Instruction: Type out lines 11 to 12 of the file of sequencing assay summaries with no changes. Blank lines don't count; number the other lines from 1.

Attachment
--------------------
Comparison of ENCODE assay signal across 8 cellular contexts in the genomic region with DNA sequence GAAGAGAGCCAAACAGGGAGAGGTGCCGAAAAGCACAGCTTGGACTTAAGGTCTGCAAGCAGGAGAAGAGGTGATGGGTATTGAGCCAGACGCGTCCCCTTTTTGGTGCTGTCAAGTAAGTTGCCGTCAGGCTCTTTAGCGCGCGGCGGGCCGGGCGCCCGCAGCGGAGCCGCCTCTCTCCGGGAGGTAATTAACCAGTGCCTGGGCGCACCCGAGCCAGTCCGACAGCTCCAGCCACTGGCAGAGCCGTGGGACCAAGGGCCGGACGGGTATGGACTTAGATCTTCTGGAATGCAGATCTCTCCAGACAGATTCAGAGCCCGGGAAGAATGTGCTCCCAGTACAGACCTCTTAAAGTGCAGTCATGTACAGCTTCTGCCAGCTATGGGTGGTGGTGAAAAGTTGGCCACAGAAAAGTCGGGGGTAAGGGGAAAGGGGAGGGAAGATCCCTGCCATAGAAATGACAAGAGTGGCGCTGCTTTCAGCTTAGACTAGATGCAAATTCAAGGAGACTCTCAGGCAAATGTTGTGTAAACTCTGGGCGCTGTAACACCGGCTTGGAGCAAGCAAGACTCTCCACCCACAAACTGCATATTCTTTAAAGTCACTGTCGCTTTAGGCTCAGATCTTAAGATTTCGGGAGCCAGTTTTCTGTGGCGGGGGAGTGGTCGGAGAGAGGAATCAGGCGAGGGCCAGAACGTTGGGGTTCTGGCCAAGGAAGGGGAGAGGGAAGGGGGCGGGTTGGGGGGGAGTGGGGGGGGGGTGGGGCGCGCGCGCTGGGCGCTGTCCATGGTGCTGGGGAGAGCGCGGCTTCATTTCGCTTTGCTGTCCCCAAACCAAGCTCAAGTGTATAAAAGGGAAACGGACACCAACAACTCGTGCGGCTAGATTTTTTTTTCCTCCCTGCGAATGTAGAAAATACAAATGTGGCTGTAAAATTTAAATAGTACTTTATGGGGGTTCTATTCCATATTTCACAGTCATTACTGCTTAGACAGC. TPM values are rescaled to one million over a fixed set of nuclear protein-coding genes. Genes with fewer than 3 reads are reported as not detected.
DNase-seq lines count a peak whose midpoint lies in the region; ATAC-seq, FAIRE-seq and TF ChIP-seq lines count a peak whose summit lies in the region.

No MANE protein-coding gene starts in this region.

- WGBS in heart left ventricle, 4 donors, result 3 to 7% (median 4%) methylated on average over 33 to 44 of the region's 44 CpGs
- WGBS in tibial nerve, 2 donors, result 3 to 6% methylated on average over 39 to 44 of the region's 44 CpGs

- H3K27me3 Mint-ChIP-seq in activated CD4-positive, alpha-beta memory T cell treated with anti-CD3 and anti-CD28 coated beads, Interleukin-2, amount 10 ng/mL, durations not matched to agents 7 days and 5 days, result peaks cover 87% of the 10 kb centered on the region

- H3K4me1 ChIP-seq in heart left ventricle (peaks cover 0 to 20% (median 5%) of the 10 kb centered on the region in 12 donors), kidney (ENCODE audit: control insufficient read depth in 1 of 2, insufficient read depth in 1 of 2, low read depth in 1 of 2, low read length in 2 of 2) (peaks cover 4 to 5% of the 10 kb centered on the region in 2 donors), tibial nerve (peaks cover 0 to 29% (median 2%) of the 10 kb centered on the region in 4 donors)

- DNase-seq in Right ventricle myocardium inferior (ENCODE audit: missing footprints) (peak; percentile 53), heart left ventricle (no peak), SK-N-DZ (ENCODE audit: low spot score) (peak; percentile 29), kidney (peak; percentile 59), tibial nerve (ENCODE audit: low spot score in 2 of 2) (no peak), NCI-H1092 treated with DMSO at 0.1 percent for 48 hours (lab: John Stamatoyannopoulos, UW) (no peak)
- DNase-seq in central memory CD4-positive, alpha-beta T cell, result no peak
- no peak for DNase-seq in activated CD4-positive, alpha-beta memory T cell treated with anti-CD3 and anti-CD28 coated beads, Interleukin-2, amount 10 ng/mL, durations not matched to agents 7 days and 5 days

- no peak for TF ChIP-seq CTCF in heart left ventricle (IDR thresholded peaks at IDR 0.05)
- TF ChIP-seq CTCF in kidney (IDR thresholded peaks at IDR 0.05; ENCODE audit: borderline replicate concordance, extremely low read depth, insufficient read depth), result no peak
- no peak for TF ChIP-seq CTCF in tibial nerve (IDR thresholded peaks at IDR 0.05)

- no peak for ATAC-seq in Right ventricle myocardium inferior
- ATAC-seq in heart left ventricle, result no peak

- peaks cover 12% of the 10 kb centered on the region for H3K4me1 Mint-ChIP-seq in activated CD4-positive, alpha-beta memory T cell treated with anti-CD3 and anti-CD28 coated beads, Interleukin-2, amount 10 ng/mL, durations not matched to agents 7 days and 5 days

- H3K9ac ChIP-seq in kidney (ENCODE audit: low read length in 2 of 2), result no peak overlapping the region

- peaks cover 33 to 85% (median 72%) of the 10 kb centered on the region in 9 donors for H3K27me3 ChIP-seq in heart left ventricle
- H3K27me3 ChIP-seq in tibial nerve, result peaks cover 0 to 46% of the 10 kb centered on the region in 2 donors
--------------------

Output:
- no peak for TF ChIP-seq CTCF in heart left ventricle (IDR thresholded peaks at IDR 0.05)
- TF ChIP-seq CTCF in kidney (IDR thresholded peaks at IDR 0.05; ENCODE audit: borderline replicate concordance, extremely low read depth, insufficient read depth), result no peak